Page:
Saturated fine-grained soils can experience large settlements over a long period of time. Estimation of the magnitude and time rate of settlement for soils under field loading conditions are essential for geotechnical engineering settlement design and analysis. Laboratory consolidation testing has traditionally been performed manually using dead weights to produce an instantaneous increase in load. This in turn causes an instantaneous increase in the excess pore water pressure within the soil sample, and the sample subsequently begins to consolidate. The empirical equations and calculations provided in current testing standards are based on the theory of instantaneous loading. The Rowe Cell is a laboratory testing device that allows for automated consolidation testing. However, because the load is applied hydraulically, the test equipment must ramp up to the desired load state for each test increment.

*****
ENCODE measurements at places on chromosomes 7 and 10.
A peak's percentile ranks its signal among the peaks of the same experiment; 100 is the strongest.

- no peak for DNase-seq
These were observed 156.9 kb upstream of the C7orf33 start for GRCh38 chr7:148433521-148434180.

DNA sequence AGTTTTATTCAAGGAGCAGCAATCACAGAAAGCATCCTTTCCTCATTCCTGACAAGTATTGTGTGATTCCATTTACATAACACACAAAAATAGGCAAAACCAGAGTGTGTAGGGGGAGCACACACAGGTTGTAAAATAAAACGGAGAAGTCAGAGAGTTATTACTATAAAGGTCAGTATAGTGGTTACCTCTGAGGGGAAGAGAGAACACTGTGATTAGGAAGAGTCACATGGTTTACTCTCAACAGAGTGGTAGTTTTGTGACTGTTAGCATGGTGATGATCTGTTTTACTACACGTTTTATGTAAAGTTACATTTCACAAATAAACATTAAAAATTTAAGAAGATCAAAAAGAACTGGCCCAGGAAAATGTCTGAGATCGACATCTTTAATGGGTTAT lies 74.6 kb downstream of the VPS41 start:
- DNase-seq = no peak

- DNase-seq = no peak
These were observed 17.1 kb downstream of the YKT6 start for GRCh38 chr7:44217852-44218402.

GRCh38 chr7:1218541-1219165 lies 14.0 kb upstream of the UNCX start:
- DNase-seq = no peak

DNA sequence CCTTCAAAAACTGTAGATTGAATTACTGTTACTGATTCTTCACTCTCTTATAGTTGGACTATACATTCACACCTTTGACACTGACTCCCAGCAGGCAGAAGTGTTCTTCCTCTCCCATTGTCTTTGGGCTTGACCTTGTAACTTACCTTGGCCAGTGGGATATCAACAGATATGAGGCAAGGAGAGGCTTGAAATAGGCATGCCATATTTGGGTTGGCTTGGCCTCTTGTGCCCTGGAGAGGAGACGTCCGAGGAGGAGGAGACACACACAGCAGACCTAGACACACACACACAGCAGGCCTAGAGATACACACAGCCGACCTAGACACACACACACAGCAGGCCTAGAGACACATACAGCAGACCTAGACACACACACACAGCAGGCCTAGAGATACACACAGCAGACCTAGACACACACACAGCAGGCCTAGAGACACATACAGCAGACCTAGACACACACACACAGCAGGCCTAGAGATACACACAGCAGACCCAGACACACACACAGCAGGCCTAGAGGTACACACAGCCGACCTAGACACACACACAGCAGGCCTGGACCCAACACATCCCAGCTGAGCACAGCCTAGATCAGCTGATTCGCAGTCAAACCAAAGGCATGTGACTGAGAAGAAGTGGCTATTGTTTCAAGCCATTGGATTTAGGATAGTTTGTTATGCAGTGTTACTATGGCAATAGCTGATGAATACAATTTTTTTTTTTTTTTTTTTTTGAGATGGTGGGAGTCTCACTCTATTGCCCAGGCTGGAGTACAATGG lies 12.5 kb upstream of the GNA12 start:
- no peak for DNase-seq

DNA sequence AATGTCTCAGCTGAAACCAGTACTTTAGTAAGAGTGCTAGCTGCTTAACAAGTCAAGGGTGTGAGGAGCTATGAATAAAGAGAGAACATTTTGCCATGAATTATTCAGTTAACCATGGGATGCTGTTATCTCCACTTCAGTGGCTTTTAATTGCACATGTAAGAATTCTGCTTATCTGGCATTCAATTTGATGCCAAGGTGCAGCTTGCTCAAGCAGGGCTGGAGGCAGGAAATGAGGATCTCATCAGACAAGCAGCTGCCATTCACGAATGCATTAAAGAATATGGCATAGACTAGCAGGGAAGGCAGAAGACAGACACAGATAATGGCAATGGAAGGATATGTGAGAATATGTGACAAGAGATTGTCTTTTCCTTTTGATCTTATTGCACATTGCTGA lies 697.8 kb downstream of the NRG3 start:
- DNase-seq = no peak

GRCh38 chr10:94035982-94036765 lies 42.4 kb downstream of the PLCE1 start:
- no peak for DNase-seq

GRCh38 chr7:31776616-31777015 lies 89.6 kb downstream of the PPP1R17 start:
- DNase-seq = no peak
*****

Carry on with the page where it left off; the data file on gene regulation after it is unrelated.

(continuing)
Research is currently underway to determine the effects of loading rate on the consolidation test results. This research has thus far determined that there are indeed differences in the test results for an automated Rowe Cell test performed on a homogenous, cohesive soil, when compared to the standard consolidation test method of instantaneously applied loads. Further research continues to explore the effects of initial deformation of the sample during the loading phase of an automated test to the empirically determined time rate of consolidation parameters.